I do not know if the above theorem is new, or is old and well known. I am not aware of any references, on the web, or published in journals, that deal with these 'gaps'. Please let me know if you have references. Note that the earliest theorems about Farey numbers were first proved by Haros in 1802, 14 years before Farey publicized the relationship that now bears his name. Maybe we should call them 'Haros Numbers'.

Numerical Methods

To compute G-(x), it is handy to work out some recurrence relations. Given a sequence [an], define the result of a partial evaluation of the continued fraction as follows. If we evaluate all but the last k divisions, the current term will be

sk = ak + 1/sk+1

That is, we've defined sk such that x = 1/s1. It is handy to also define a0=0 so that we can write x = s0. The corresponding term in Fz(x) is tk with

tk = ak + z/tk+1

Because we will be taking the limits w->0 and z->1, we should expand tk to the first order in each. That is, assuming w and (z-1) are small, define

tk = sk + w Wk + (z-1)Dk + w(z-1)Ek

By applying the recurrence relation for tk we can deduce the recurrence relations for each of these pieces:

Dk-1 = (1 - Dk/sk)/sk

Wk-1 = - Wk/sk2

Ek-1 = - (Wk + Ek)/sk2

To these, we need to add the initial conditions. For F(x+) we have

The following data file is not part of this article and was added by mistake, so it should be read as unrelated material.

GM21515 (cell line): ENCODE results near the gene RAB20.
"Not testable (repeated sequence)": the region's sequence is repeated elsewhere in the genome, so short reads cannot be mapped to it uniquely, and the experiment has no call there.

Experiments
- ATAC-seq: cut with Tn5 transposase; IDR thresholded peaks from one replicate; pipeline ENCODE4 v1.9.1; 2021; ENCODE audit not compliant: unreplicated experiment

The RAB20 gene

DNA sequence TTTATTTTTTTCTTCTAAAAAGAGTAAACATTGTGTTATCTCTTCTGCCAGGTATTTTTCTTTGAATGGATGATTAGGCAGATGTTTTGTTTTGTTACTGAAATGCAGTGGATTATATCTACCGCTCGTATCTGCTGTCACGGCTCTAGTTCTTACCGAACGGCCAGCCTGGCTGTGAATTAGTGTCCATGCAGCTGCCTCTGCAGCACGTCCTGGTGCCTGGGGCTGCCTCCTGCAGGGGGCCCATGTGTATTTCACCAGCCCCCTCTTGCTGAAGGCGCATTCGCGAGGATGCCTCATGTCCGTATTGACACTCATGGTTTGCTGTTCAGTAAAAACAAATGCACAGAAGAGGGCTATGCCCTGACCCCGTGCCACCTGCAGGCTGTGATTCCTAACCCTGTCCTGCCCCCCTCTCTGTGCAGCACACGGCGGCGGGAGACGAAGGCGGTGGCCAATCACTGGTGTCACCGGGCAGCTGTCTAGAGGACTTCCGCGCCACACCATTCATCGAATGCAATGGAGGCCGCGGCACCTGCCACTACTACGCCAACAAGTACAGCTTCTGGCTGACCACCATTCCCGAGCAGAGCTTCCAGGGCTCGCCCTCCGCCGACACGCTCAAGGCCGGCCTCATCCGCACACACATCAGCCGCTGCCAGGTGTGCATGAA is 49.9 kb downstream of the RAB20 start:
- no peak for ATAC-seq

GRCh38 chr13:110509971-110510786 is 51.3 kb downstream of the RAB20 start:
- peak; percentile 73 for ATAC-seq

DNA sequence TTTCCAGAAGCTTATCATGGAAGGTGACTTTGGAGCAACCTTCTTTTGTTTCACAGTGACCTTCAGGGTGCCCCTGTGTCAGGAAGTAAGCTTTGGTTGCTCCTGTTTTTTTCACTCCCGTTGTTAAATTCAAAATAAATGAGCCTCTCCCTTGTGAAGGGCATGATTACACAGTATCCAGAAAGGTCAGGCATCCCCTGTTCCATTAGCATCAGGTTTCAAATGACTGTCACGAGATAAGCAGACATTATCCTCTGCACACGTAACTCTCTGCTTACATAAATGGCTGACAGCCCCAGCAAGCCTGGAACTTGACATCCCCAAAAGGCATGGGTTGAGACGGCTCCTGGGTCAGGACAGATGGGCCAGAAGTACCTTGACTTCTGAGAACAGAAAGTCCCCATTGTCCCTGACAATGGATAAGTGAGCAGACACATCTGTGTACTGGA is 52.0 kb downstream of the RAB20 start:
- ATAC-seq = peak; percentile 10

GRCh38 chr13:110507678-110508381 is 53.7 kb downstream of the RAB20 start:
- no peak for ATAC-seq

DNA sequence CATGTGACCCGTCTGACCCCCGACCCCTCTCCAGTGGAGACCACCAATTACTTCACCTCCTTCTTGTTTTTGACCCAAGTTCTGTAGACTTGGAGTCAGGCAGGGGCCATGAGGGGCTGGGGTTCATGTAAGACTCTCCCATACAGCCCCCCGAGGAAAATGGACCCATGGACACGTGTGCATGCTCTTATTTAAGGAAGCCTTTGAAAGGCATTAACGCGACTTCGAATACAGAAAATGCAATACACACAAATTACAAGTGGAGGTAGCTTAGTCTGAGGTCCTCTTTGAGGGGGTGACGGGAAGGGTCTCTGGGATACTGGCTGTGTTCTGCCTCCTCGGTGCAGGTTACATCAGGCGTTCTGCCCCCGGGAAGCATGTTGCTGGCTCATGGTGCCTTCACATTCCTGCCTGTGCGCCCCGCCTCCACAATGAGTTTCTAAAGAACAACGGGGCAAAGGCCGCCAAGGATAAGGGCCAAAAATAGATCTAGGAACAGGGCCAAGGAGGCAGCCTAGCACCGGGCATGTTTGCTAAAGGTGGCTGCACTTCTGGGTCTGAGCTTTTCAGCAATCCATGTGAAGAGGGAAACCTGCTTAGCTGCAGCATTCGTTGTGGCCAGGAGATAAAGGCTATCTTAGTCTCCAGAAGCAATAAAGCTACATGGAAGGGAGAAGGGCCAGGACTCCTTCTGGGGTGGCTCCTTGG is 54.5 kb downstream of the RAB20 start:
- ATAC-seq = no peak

sN = aN   ,    DN = 0   ,    WN = 1   ,    EN = 1

and for F(x-) we have

sN = aN   ,    DN = 1   ,    WN = -1   ,    EN = -2

It is handy to label each sequence with a + or - to denote the initial conditions. Thus, for example, to the first order in w and z-1,

Fz(x+(w)) = t+0 = s+0 + w W+0 + (z-1)D+0 + w(z-1)E+0

and so, for (z-1) << 1

D-z(x) = limw->0 (teven0 - todd0) = (z-1)(Deven0 - Dodd0)

and finally,

G-(x) = Deven0 - Dodd0

So computing G or any of the other functions is simply a matter of applying the recurrence relations.

The derivative of x w.r.t w is obtained in a similar manner:

dx(w)/dw |w=0 = ( dx+(w)/dw |w=0 + dx-(w)/dw |w=0) / 2 = ( W+0 + W-0) / 2

Gap Facts

We now present some results. For integer n,

G+ (1/n) = 2/n - 1/n2
G- (1/n) = 1/n2.

G- (2/(2n+1)) = 1/(2n+1)2

G- (3/(3n+1)) = 1/(3n+1)2
G- (3/(3n+2)) = 1/(3n+2)2

G- (4/(4n+1)) = 1/(4n+1)2
G- (4/(4n+3)) = 1/(4n+3)2

G- (5/(5n+1)) = 1/(5n+1)2
G- (5/(5n+2)) = 1/(5n+2)2
G- (5/(5n+3)) = 1/(5n+3)2
G- (5/(5n+4)) = 1/(5n+4)2

G- (6/(6n+1)) = 1/(6n+1)2
G- (6/(6n+5)) = 1/(6n+5)2

And so on. I hope you see the obvious pattern for G-: Given any rational p/q, reduced so that p and q share no common factors, we have G-(p/q) = 1/q2

Copyright (c) 2000 Linas Vepstas All Rights Reserved.
To contact Linas, see his Home Page.